Taylor has a go-to thought experiment to help her clients see the futility of their D&I initiatives. “A lot of organizations pull volunteers to lead monthly brown bags dedicated to diversity,” she says. “When I hear this, I insert ‘finance’ for ‘diversity.’ Can you imagine an organization saying, ‘We’re going to redo our financial practice, so let’s call on folks who love balancing their checkbooks to redo our financials. This shows we care.’ It would be ludicrous.
Target’s Caroline Wanga
Taylor, Dobbin and other experts prefer long-view tactics such as targeted recruiting at diverse colleges, hiring a diversity and inclusion manager, and forming a task force to monitor a company’s racial and gender demographics. “Companies that proactively build D&I into their culture have more success,” Taylor says.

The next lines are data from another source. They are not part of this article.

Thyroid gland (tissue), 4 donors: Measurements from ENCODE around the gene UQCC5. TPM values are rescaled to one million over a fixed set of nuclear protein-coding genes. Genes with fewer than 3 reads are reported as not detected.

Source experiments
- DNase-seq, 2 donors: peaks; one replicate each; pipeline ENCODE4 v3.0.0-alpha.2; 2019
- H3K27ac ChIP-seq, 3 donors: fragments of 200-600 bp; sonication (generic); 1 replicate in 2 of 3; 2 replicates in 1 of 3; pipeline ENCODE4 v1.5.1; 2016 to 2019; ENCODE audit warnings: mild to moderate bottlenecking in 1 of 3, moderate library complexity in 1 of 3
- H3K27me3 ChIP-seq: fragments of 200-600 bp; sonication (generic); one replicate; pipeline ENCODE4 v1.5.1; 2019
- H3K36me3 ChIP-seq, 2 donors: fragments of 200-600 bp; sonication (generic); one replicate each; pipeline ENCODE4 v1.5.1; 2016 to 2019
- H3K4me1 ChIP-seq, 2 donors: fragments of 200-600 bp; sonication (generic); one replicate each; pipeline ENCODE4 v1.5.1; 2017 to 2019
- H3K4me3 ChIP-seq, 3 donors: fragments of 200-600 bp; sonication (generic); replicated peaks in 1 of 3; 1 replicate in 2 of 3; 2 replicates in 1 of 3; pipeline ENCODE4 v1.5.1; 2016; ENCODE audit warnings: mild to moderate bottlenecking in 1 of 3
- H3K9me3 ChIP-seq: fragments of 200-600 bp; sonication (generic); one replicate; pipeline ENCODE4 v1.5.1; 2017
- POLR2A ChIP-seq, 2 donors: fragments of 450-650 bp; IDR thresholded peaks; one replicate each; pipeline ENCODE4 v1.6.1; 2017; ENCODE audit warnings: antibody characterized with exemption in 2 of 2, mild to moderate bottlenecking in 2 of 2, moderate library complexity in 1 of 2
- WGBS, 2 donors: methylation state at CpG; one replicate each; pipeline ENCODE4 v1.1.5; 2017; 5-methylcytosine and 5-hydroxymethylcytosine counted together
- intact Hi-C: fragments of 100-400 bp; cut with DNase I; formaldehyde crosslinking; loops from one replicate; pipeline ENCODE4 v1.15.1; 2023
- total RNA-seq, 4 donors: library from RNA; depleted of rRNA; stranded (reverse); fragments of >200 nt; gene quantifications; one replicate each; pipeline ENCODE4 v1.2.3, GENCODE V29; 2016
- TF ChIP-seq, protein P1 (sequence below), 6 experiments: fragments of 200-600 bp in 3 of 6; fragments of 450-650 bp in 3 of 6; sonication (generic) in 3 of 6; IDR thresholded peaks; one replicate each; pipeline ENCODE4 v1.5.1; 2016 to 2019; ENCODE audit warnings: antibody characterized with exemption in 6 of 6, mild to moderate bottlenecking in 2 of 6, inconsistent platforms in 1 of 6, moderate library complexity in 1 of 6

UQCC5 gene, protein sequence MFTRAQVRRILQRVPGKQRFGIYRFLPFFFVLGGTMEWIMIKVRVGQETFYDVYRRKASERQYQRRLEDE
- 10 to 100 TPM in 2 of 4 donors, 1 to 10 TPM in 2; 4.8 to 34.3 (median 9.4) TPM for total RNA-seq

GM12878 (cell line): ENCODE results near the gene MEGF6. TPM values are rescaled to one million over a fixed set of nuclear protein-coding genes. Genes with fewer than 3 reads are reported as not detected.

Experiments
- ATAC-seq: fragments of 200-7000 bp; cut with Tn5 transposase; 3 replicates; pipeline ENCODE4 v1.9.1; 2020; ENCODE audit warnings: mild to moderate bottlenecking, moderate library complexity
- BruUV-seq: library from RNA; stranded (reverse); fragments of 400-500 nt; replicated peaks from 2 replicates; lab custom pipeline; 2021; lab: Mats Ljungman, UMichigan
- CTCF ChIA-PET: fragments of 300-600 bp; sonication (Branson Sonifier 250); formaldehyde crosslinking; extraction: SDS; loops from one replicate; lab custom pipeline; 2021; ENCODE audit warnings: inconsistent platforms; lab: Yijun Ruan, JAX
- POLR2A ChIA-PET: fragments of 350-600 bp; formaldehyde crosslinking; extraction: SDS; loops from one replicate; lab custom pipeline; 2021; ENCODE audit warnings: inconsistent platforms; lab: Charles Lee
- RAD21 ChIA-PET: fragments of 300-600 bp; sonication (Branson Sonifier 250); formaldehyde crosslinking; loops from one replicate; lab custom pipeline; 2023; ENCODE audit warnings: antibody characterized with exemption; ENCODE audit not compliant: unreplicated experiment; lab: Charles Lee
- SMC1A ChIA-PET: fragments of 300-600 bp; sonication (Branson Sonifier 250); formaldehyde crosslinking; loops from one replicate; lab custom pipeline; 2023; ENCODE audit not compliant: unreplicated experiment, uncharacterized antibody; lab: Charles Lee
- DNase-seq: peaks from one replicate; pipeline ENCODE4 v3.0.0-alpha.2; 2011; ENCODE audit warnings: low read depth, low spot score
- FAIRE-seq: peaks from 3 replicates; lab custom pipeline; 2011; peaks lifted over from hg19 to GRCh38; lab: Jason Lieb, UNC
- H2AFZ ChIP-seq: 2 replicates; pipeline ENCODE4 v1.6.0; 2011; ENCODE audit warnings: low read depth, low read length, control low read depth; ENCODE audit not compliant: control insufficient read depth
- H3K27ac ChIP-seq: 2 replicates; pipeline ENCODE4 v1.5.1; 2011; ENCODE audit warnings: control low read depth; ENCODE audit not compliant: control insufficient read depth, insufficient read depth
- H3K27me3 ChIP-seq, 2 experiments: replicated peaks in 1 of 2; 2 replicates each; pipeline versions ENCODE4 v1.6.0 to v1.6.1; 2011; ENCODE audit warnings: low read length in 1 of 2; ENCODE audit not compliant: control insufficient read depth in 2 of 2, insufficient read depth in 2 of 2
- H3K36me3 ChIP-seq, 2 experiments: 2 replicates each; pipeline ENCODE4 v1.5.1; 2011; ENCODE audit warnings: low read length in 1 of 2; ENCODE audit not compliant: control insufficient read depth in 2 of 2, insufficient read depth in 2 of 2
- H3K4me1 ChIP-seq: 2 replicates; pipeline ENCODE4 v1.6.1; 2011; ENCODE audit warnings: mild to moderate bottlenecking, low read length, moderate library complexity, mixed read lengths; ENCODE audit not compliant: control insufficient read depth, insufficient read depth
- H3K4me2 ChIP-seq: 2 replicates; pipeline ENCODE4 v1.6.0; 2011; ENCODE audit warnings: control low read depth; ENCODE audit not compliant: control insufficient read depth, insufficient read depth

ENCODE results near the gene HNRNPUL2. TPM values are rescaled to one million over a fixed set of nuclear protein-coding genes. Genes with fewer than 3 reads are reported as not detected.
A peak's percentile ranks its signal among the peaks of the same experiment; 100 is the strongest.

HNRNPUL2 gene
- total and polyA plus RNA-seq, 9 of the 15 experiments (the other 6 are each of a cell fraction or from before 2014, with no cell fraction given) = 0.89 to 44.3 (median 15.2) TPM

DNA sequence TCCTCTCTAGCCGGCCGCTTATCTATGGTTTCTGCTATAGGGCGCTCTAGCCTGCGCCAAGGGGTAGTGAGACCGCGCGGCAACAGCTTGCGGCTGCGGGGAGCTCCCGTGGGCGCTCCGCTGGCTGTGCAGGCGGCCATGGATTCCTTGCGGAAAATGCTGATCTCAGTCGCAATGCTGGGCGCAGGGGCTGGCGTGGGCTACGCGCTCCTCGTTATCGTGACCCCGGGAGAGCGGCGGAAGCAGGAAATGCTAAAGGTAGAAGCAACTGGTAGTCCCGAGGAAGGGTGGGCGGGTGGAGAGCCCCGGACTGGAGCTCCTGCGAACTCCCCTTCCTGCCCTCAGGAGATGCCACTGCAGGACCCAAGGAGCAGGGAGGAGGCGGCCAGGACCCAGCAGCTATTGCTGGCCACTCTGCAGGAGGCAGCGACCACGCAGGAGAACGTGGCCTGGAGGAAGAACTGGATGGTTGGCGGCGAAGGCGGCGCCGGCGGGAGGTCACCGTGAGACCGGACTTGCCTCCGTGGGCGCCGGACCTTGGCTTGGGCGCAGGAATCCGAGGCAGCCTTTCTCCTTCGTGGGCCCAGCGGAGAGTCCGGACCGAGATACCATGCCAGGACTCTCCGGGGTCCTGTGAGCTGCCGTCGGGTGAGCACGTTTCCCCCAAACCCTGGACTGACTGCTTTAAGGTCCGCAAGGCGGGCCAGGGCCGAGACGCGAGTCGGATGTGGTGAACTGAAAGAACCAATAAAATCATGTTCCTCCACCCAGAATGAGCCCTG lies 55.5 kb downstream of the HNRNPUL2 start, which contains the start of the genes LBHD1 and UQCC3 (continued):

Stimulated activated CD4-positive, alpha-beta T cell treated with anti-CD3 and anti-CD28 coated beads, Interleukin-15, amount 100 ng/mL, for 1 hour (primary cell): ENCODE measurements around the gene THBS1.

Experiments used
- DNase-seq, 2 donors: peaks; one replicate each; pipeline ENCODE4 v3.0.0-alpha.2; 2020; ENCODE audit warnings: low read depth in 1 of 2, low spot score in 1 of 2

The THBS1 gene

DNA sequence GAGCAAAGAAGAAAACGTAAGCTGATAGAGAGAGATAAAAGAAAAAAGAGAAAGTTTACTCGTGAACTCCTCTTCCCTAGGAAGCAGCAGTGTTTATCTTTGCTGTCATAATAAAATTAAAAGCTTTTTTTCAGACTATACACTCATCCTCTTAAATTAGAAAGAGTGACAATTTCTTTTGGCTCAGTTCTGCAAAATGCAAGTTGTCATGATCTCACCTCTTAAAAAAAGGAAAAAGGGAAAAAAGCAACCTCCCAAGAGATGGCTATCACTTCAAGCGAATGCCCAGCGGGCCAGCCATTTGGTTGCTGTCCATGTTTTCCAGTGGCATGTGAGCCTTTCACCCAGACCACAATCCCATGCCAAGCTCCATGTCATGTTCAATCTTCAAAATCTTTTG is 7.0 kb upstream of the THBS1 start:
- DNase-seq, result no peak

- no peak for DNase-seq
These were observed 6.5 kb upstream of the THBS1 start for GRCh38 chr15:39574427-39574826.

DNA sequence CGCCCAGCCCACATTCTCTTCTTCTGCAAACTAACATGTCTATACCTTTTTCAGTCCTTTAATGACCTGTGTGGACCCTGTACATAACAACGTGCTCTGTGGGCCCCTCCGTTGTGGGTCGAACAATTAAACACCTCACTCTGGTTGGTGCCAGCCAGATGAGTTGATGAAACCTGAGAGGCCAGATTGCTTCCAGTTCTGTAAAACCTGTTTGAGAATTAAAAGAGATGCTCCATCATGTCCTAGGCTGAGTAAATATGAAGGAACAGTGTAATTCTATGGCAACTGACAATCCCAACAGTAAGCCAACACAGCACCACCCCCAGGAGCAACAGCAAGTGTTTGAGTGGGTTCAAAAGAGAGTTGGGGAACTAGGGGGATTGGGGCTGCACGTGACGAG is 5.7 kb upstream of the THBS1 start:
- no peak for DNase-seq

Caroline Wanga, Target’s vice president for diversity and inclusion, views parity in the workplace as an “ecosystem.” You start by looking in the mirror, says Wanga, explaining Target’s use of unconscious-bias training—not to train away bias but to help employees see how their preconceptions influence hiring and management decisions. “Traditional diversity training asks you to look away from yourself at others,” she says. “It’s ineffective and reinforces stereotypes.” The mega-retailer’s diversity ecosystem also includes “reverse mentorships” where a lower-level employee of color might teach a white director about what’s happening on the ground. A happy by-product of these relationships? Junior workers connect to power networks in a meaningful, more democratic way.